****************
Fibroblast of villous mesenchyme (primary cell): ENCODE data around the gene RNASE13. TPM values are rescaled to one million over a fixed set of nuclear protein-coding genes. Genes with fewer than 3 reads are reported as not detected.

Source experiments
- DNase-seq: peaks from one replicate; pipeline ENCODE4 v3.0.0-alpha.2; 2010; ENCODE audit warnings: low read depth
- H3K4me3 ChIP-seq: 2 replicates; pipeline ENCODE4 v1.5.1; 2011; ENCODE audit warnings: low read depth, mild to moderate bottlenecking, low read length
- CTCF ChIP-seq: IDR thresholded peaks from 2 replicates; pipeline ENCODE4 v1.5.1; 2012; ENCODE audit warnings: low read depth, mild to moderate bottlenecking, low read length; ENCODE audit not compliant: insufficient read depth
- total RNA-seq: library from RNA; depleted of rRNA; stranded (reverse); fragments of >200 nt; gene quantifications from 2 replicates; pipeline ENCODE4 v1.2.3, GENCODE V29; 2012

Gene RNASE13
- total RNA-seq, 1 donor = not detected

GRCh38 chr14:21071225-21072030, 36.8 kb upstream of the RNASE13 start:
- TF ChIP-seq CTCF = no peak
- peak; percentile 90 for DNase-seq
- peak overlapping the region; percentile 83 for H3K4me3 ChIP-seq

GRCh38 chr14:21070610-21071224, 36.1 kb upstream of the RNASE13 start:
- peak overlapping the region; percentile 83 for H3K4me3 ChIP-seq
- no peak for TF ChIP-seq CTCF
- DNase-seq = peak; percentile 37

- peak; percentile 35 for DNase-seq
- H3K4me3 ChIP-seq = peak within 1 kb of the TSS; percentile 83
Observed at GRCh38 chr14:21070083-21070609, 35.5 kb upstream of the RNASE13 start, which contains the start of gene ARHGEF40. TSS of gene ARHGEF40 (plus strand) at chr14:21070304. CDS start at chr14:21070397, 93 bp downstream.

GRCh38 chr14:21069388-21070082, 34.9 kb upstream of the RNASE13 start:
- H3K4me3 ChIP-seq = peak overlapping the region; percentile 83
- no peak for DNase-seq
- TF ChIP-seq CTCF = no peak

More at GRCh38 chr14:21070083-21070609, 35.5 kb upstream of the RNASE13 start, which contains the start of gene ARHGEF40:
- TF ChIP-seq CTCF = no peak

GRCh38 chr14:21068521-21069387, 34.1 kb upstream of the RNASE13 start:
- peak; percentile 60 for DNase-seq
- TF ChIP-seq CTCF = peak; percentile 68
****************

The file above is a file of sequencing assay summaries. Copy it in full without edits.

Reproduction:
Fibroblast of villous mesenchyme (primary cell): ENCODE data around the gene RNASE13. TPM values are rescaled to one million over a fixed set of nuclear protein-coding genes. Genes with fewer than 3 reads are reported as not detected.

Source experiments
- DNase-seq: peaks from one replicate; pipeline ENCODE4 v3.0.0-alpha.2; 2010; ENCODE audit warnings: low read depth
- H3K4me3 ChIP-seq: 2 replicates; pipeline ENCODE4 v1.5.1; 2011; ENCODE audit warnings: low read depth, mild to moderate bottlenecking, low read length
- CTCF ChIP-seq: IDR thresholded peaks from 2 replicates; pipeline ENCODE4 v1.5.1; 2012; ENCODE audit warnings: low read depth, mild to moderate bottlenecking, low read length; ENCODE audit not compliant: insufficient read depth
- total RNA-seq: library from RNA; depleted of rRNA; stranded (reverse); fragments of >200 nt; gene quantifications from 2 replicates; pipeline ENCODE4 v1.2.3, GENCODE V29; 2012

Gene RNASE13
- total RNA-seq, 1 donor = not detected

GRCh38 chr14:21071225-21072030, 36.8 kb upstream of the RNASE13 start:
- TF ChIP-seq CTCF = no peak
- peak; percentile 90 for DNase-seq
- peak overlapping the region; percentile 83 for H3K4me3 ChIP-seq

GRCh38 chr14:21070610-21071224, 36.1 kb upstream of the RNASE13 start:
- peak overlapping the region; percentile 83 for H3K4me3 ChIP-seq
- no peak for TF ChIP-seq CTCF
- DNase-seq = peak; percentile 37

- peak; percentile 35 for DNase-seq
- H3K4me3 ChIP-seq = peak within 1 kb of the TSS; percentile 83
Observed at GRCh38 chr14:21070083-21070609, 35.5 kb upstream of the RNASE13 start, which contains the start of gene ARHGEF40. TSS of gene ARHGEF40 (plus strand) at chr14:21070304. CDS start at chr14:21070397, 93 bp downstream.

GRCh38 chr14:21069388-21070082, 34.9 kb upstream of the RNASE13 start:
- H3K4me3 ChIP-seq = peak overlapping the region; percentile 83
- no peak for DNase-seq
- TF ChIP-seq CTCF = no peak

More at GRCh38 chr14:21070083-21070609, 35.5 kb upstream of the RNASE13 start, which contains the start of gene ARHGEF40:
- TF ChIP-seq CTCF = no peak

GRCh38 chr14:21068521-21069387, 34.1 kb upstream of the RNASE13 start:
- peak; percentile 60 for DNase-seq
- TF ChIP-seq CTCF = peak; percentile 68